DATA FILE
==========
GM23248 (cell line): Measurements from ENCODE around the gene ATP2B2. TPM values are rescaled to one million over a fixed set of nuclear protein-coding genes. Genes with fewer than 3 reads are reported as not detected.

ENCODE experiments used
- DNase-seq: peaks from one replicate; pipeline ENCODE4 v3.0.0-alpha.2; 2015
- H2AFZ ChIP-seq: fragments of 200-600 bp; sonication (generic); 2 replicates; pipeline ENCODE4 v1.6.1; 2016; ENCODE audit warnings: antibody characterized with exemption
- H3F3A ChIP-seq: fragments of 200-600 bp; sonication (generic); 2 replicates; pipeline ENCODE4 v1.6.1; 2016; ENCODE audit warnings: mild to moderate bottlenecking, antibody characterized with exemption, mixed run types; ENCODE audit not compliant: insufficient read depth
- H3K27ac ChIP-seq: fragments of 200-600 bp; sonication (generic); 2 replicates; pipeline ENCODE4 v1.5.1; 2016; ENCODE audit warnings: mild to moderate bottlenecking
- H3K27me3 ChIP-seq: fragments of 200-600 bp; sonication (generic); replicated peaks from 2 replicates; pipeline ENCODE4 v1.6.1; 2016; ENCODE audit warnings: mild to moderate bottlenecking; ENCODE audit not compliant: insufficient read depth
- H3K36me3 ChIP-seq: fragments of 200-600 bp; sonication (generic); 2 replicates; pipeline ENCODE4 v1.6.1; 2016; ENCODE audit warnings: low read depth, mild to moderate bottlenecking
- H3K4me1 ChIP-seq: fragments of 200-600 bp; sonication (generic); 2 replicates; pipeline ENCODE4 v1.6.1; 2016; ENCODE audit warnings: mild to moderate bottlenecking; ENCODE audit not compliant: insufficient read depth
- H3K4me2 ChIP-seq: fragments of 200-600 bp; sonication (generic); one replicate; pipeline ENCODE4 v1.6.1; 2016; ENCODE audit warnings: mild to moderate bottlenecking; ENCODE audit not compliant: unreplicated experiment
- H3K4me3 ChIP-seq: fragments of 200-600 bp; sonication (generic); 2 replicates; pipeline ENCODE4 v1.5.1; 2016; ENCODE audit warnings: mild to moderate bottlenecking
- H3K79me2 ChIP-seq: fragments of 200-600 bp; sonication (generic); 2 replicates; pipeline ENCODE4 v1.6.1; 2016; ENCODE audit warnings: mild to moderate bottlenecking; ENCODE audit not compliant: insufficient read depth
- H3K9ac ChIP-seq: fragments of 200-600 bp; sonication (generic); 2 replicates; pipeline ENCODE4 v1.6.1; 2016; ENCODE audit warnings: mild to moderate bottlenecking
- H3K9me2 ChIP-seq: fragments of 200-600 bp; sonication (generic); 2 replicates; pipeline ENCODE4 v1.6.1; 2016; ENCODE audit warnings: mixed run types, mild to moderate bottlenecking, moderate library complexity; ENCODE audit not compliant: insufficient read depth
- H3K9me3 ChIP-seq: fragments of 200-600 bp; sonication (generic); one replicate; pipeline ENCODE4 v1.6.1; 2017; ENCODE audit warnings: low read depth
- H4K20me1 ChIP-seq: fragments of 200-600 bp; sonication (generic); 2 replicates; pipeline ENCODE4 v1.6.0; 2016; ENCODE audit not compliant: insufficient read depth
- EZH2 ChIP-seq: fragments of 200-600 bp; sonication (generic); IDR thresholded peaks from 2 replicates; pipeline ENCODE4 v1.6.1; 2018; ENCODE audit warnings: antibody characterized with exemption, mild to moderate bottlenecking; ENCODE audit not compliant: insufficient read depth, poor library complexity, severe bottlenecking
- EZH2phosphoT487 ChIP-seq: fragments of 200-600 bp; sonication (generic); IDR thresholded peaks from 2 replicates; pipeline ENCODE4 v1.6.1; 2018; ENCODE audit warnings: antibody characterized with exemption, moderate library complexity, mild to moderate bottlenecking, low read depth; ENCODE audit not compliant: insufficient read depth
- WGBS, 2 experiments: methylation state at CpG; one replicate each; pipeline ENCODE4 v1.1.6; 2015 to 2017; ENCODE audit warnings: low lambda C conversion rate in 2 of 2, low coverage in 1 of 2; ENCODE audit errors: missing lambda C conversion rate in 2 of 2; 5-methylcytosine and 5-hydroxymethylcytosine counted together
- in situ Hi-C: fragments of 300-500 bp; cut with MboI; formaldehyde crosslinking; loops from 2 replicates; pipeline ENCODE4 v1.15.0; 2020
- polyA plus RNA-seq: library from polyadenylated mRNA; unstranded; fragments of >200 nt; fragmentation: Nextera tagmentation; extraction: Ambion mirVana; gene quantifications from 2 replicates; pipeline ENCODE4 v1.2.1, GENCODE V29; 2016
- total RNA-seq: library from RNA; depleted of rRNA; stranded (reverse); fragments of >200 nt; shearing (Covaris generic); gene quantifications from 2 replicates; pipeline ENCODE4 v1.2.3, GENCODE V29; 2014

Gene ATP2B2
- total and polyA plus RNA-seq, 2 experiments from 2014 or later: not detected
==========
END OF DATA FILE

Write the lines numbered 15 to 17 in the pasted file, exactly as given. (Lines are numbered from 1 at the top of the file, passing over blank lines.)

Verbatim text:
- H3K9me3 ChIP-seq: fragments of 200-600 bp; sonication (generic); one replicate; pipeline ENCODE4 v1.6.1; 2017; ENCODE audit warnings: low read depth
- H4K20me1 ChIP-seq: fragments of 200-600 bp; sonication (generic); 2 replicates; pipeline ENCODE4 v1.6.0; 2016; ENCODE audit not compliant: insufficient read depth
- EZH2 ChIP-seq: fragments of 200-600 bp; sonication (generic); IDR thresholded peaks from 2 replicates; pipeline ENCODE4 v1.6.1; 2018; ENCODE audit warnings: antibody characterized with exemption, mild to moderate bottlenecking; ENCODE audit not compliant: insufficient read depth, poor library complexity, severe bottlenecking